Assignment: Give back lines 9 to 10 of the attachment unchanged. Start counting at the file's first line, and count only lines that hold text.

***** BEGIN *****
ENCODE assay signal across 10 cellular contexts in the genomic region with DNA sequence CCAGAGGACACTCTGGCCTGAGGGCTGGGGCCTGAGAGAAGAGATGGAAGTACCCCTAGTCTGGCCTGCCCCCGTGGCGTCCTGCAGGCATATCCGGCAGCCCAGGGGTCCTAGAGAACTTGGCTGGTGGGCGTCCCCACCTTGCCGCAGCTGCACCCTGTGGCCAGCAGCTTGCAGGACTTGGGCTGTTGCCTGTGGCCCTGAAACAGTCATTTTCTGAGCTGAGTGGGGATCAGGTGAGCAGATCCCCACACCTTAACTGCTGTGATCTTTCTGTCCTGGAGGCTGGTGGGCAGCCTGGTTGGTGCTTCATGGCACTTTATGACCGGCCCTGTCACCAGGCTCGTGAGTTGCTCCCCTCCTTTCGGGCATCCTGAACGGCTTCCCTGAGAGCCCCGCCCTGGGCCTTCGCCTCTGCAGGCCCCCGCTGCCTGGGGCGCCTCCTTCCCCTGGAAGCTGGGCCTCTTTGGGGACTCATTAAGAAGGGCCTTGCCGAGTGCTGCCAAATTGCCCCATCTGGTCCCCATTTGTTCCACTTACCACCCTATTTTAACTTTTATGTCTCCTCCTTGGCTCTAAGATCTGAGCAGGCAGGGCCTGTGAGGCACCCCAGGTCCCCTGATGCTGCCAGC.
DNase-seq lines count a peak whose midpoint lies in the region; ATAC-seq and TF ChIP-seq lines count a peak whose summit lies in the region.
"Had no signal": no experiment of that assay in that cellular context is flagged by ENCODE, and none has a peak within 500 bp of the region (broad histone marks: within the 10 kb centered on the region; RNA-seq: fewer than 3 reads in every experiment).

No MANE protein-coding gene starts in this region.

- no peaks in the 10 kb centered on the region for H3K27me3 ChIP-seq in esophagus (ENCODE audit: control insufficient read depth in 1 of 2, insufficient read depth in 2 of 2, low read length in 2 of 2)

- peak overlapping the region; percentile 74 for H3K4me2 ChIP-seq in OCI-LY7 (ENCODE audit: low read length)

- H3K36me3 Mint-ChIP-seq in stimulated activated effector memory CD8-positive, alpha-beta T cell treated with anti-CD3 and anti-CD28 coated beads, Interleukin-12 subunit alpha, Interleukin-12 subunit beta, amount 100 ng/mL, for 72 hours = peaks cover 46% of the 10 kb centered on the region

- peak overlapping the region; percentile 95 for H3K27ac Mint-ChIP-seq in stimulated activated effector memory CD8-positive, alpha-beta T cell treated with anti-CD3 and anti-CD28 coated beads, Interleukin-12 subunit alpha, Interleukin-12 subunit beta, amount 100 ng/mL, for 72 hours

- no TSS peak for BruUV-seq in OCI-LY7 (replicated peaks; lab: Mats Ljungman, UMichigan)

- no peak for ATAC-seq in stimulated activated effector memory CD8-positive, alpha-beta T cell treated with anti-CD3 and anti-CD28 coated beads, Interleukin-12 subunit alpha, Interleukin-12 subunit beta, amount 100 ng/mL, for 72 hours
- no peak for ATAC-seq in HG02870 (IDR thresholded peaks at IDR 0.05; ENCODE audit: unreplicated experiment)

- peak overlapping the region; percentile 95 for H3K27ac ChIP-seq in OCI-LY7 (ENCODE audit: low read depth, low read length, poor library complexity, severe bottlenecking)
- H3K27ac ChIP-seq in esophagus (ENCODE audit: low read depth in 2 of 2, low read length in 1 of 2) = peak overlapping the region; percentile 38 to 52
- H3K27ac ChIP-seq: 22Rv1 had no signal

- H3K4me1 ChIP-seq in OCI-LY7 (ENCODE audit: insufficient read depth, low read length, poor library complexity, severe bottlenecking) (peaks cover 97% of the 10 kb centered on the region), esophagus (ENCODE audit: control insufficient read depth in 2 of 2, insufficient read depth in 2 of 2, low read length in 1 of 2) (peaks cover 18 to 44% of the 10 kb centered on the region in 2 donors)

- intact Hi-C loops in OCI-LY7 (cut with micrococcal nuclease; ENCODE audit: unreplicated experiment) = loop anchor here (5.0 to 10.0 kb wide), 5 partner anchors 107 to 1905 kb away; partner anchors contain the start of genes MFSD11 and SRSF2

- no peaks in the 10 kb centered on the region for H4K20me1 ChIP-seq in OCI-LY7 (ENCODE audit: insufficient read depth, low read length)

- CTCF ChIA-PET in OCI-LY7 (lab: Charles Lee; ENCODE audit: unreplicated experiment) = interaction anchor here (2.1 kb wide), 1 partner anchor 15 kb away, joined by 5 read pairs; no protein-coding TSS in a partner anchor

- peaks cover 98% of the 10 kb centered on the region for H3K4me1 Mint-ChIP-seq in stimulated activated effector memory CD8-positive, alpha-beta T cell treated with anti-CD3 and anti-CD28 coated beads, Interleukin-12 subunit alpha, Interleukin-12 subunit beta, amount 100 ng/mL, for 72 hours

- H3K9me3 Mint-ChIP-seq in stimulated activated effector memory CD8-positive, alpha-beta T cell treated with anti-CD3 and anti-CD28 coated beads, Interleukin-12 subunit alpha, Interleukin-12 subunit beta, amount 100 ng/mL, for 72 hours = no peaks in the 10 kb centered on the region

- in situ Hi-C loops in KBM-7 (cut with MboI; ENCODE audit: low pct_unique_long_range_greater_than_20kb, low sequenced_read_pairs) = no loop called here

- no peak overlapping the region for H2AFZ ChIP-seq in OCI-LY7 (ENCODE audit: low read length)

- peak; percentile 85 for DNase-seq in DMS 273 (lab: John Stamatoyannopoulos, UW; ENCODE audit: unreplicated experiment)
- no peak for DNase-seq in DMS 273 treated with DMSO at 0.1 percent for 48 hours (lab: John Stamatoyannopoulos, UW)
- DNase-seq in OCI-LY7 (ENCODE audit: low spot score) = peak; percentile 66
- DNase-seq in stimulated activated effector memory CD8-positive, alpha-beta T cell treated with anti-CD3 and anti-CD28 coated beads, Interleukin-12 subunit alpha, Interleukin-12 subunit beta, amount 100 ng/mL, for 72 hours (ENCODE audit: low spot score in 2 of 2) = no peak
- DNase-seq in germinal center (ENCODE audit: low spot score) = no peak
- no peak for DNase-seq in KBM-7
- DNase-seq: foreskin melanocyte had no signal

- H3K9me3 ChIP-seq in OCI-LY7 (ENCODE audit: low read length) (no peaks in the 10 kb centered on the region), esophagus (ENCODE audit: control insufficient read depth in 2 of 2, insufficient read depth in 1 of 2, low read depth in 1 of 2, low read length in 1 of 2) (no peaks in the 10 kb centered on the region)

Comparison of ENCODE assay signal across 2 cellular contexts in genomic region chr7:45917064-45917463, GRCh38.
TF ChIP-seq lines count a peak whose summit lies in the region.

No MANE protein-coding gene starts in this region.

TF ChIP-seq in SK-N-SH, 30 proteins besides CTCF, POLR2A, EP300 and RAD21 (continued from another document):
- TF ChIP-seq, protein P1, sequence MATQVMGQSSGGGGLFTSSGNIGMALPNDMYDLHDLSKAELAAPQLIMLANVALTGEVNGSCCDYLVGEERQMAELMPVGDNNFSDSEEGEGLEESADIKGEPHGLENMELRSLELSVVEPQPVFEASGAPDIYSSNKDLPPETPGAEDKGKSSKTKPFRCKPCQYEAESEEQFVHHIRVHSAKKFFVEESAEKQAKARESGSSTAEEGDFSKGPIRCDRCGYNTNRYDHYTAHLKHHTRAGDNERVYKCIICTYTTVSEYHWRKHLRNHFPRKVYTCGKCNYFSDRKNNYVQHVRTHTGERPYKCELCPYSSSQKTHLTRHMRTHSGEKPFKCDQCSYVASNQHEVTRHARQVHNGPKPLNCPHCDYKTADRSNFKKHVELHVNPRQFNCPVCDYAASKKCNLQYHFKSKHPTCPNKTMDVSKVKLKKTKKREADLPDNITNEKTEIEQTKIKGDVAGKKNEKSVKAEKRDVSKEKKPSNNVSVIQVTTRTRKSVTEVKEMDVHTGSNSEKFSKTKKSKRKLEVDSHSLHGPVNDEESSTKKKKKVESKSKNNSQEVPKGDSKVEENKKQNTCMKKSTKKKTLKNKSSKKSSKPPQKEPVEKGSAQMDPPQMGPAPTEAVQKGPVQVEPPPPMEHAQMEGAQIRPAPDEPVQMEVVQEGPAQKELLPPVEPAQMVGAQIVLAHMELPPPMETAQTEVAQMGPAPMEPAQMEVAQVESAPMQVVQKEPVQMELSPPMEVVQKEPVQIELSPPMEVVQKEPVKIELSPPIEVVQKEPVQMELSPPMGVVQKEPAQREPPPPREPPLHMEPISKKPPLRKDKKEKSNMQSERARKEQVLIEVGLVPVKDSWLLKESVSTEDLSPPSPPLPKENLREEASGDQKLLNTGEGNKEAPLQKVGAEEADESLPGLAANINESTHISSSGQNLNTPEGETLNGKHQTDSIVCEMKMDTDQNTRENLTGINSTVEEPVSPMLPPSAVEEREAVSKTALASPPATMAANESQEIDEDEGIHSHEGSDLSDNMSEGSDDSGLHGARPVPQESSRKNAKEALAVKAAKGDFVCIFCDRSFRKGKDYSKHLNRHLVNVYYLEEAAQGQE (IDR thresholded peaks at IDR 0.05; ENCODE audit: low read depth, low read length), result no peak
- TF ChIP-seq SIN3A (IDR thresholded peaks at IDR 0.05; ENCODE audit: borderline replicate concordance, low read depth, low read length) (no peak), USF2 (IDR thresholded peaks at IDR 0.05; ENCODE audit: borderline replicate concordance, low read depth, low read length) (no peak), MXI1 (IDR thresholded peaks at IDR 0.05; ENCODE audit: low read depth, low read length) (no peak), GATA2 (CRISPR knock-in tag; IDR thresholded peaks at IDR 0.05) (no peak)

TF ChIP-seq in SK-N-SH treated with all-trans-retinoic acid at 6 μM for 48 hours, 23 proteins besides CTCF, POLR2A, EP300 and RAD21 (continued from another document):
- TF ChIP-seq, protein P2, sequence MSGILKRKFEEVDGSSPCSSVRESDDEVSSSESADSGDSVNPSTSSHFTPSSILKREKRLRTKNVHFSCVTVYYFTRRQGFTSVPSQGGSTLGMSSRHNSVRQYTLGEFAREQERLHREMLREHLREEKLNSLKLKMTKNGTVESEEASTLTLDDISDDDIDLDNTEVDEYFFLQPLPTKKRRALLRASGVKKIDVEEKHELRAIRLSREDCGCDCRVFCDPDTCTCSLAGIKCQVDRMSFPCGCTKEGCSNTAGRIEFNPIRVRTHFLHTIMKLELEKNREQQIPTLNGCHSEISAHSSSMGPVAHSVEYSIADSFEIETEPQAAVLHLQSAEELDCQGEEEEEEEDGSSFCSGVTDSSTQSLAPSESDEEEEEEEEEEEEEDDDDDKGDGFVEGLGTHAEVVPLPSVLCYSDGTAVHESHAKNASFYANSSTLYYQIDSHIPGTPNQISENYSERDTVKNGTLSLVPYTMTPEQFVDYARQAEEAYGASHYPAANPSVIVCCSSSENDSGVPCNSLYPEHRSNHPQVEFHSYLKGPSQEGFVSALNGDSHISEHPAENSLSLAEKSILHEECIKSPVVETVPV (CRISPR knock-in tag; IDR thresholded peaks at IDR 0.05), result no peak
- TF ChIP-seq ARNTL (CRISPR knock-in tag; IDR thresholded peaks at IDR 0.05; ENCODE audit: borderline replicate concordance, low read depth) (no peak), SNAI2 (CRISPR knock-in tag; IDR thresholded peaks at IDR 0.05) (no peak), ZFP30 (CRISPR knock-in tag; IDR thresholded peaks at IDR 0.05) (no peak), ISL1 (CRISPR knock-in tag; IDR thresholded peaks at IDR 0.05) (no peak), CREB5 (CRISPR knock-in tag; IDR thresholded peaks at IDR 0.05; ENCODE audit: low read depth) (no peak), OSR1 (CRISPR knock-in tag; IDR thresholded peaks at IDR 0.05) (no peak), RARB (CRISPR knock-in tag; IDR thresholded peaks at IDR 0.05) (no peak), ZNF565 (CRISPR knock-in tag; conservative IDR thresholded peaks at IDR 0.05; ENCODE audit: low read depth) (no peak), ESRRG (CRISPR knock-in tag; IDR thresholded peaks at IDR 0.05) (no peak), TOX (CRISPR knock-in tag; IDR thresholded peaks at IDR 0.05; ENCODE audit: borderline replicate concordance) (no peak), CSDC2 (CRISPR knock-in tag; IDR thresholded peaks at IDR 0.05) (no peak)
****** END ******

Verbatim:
- no TSS peak for BruUV-seq in OCI-LY7 (replicated peaks; lab: Mats Ljungman, UMichigan)

- no peak for ATAC-seq in stimulated activated effector memory CD8-positive, alpha-beta T cell treated with anti-CD3 and anti-CD28 coated beads, Interleukin-12 subunit alpha, Interleukin-12 subunit beta, amount 100 ng/mL, for 72 hours